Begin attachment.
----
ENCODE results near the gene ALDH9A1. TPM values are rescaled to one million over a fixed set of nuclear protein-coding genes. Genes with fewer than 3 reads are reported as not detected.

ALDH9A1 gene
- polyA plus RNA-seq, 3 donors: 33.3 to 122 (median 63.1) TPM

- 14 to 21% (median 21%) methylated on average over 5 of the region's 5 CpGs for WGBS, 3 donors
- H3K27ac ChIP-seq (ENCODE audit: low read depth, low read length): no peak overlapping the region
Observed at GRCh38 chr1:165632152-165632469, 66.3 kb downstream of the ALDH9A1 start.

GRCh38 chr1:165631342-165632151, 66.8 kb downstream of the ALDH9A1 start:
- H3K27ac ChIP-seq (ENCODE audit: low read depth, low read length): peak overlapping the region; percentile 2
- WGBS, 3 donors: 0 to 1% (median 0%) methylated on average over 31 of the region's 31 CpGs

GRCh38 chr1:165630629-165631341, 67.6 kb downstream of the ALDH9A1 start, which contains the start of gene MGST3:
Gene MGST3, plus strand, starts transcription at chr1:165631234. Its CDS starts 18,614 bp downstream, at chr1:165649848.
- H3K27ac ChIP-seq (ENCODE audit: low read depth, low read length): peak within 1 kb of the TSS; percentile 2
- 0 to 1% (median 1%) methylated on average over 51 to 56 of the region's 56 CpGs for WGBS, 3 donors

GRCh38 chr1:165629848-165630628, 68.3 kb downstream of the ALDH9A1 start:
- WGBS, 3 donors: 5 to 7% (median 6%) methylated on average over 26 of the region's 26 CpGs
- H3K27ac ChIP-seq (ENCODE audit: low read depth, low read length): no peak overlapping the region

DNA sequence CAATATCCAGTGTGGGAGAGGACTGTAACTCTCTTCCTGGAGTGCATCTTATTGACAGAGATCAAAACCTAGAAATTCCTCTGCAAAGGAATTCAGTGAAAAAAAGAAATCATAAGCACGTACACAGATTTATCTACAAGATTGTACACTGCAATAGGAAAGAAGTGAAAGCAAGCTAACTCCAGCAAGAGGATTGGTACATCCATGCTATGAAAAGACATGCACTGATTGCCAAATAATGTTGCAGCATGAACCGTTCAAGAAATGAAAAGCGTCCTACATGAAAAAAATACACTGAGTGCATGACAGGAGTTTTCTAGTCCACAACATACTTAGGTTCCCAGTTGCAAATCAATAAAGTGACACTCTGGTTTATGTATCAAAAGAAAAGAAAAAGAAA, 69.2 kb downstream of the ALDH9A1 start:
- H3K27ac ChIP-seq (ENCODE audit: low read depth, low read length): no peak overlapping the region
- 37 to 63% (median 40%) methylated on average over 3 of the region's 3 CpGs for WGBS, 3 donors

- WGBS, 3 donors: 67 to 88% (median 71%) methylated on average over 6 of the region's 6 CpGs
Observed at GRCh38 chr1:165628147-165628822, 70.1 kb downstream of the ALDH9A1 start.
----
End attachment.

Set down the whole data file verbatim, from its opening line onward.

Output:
ENCODE results near the gene ALDH9A1. TPM values are rescaled to one million over a fixed set of nuclear protein-coding genes. Genes with fewer than 3 reads are reported as not detected.

ALDH9A1 gene
- polyA plus RNA-seq, 3 donors: 33.3 to 122 (median 63.1) TPM

- 14 to 21% (median 21%) methylated on average over 5 of the region's 5 CpGs for WGBS, 3 donors
- H3K27ac ChIP-seq (ENCODE audit: low read depth, low read length): no peak overlapping the region
Observed at GRCh38 chr1:165632152-165632469, 66.3 kb downstream of the ALDH9A1 start.

GRCh38 chr1:165631342-165632151, 66.8 kb downstream of the ALDH9A1 start:
- H3K27ac ChIP-seq (ENCODE audit: low read depth, low read length): peak overlapping the region; percentile 2
- WGBS, 3 donors: 0 to 1% (median 0%) methylated on average over 31 of the region's 31 CpGs

GRCh38 chr1:165630629-165631341, 67.6 kb downstream of the ALDH9A1 start, which contains the start of gene MGST3:
Gene MGST3, plus strand, starts transcription at chr1:165631234. Its CDS starts 18,614 bp downstream, at chr1:165649848.
- H3K27ac ChIP-seq (ENCODE audit: low read depth, low read length): peak within 1 kb of the TSS; percentile 2
- 0 to 1% (median 1%) methylated on average over 51 to 56 of the region's 56 CpGs for WGBS, 3 donors

GRCh38 chr1:165629848-165630628, 68.3 kb downstream of the ALDH9A1 start:
- WGBS, 3 donors: 5 to 7% (median 6%) methylated on average over 26 of the region's 26 CpGs
- H3K27ac ChIP-seq (ENCODE audit: low read depth, low read length): no peak overlapping the region

DNA sequence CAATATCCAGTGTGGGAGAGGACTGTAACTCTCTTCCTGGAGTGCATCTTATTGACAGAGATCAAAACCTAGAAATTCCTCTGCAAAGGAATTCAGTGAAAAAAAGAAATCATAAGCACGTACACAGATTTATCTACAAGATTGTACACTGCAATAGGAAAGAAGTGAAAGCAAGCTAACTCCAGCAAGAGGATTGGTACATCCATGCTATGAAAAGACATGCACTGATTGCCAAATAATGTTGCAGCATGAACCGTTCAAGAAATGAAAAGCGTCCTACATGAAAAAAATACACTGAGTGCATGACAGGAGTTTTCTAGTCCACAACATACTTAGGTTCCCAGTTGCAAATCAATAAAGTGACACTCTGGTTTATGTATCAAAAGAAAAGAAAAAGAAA, 69.2 kb downstream of the ALDH9A1 start:
- H3K27ac ChIP-seq (ENCODE audit: low read depth, low read length): no peak overlapping the region
- 37 to 63% (median 40%) methylated on average over 3 of the region's 3 CpGs for WGBS, 3 donors

- WGBS, 3 donors: 67 to 88% (median 71%) methylated on average over 6 of the region's 6 CpGs
Observed at GRCh38 chr1:165628147-165628822, 70.1 kb downstream of the ALDH9A1 start.